There’s been a bit of excitement recently, excitement in the form of a bright blue bird known as a roller. I’m not quite sure of the full story but a roller turned up at Spurn before travelling along the coast to Aldbrough just outside of Hornsea. I had seen various tweets about the bird however didn’t really pay notice.
Last Monday I received a text from my aunt saying she had been to see it and it was a fantastic bird and would I like to go and see it. Unfortunately I had to decline as I was just about to head out to go see my daughter for the day (putting family before birds I won’t make a good twitcher!). It was a hard decision however I thought that when she becomes an unruly teenager and is shouting about how her parents don’t love her I’d be able to remind her the time I gave up seeing a roller to see her! As I sulkily shopped with the child a got a text from my aunt saying it was still around and looked amazing. I’d also seen a few pictures on twitter and was getting quite jealous. Gripping continued with the return of my parents from a holiday to Spain, who informed me that they’d seen a Hoopoe on their travels!
On Thursday night I made a few enquiries and Michael Flowers told me it was still around and where to see it. A midday start at work on Friday meant that “twitching” it was a possibility. We headed out to Aldbrough and found the site, mainly due to a car ignoring the advice to not park on the grass verge and getting stuck in a drainage ditch! A couple of other birders turned up and we managed to get the car back on the road. After all was sorted a quick look and the roller was nowhere to be seen. We hung around for a while time getting on before I would have to head back for work. As we stood talking to a couple of birders suddenly the roller appeared on the wires above our heads.
Rising my binoculars up to get a better look I was greeted with a brilliant sight of electric blue and “cinnamon pink” after a while on the wire the bird flew down onto the tilled soil. We watched it for around half an hour hunting for insects and getting mobbed by a meadow pipit. An utterly fantastic bird! A cuckoo was also heard whilst we watched the roller. I didn’t take any pictures of the roller however lots of gorgeous pictures on Michael Flowers’ blog.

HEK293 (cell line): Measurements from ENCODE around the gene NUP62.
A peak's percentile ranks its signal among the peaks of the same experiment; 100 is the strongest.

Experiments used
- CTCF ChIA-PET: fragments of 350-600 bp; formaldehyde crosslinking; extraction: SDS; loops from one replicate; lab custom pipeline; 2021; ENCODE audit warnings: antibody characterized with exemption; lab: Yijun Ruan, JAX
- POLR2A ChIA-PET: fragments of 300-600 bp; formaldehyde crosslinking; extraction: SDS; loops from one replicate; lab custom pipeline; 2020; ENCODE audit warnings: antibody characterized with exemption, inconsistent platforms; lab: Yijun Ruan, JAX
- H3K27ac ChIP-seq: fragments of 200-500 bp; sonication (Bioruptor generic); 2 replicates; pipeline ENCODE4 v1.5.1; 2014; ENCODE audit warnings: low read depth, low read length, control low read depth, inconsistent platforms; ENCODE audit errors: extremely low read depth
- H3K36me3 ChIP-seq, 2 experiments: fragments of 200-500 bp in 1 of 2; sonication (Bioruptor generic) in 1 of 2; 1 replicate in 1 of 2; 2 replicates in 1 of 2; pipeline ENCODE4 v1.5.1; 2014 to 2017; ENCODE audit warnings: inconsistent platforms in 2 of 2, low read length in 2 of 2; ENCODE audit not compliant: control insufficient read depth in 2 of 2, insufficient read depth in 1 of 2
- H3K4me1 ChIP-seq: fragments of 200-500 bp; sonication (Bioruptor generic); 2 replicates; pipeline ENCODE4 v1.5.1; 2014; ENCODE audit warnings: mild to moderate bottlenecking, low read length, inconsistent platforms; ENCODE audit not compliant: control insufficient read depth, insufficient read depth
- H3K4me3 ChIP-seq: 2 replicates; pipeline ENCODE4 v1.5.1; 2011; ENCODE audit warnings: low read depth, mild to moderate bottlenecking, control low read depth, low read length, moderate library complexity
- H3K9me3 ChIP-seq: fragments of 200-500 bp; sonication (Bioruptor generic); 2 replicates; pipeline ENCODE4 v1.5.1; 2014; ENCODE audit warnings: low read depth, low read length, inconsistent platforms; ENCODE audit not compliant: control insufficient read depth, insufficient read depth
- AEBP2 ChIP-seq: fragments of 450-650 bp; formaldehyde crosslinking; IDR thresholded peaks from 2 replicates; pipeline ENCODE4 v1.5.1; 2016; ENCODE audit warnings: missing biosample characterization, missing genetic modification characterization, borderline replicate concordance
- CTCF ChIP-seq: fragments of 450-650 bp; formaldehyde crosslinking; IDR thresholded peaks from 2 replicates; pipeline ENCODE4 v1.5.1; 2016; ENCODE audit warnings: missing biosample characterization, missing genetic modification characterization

Yesterday we headed for the RSPB reserve of Blacktoft Sands, we’d done this a few months back but had to call the trip short. Unfortunately the weather wasn’t as nice as our previous visit but was pleasant enough. A quick chat in the visitor centre gave us our first views of the wonderful marsh harriers. We did the left hand side of the reserve first. A sad sight was what looked like an already sorry-looking Great Creasted Grebe chick being attacked by some black-headed gulls. It disappeared into an inlet and wasn’t seen again. I doubt it survived.
Highlights were a few remaining avocets (sadly not a successful breeding season), Ringed Plover and my first blackcap of the year. After lunch we did the right side of the reserve. After arriving in the “First Hide” three marsh harriers appeared from nowhere as usual. I’ve never seen the harrier food pass before and a male and female harrier started behaving as if it were about to take place. At this point my stepdad re-joined me after putting his new RSPB membership pack in the car and I rather excitedly shouted out “Watch them two there!” a few seconds later the food pass took place. A first for me and even though I’ve seen it many times on programmes and clips it was brilliant to see happen a few meters away. The tide was high at this point river traffic was busy, whilst watching the birds we also saw two large ships bringing in wind turbine parts along the River Ouse, first ship brought in the blades and the next one passing brought the shafts. After a while we decided to head off to close by Yorkshire Trust’s North Cave Wetlands site.
North Cave is probably one of my favourite reserves to visit. Whilst it doesn’t always turn up as good stuff as other sites it’s always a pleasant walk around and the information is always up to date. As we were getting the gear out of the car I spotted a stoat running across the road. It then stood up right giving excellent views of this wonderful and beautiful mustelid. It’s not surprising you see stoats at North Cave considering the huge amount of rabbits on site.
A walk round produced lots of black headed gulls, avocets, a Dunlin in summer plumage, either a few kestrels or one very busy kestrel, red-legged partridges and some common terns getting vicious with some of the gulls on the main lake. Sadly the hobby that had been seen the previous evening was nowhere to be seen however that wouldn’t dampen a great days birding.
Whilst visiting North Cave we also ventured into the new hide. A sign on the door stated it was open however the door was very stiff. You could be fooled into thinking the door was locked which is probably what I have been before! Inside the hide is very smart-looking with lots of information and colourful pictures about the local wildlife and habitats. It is well worth a visit.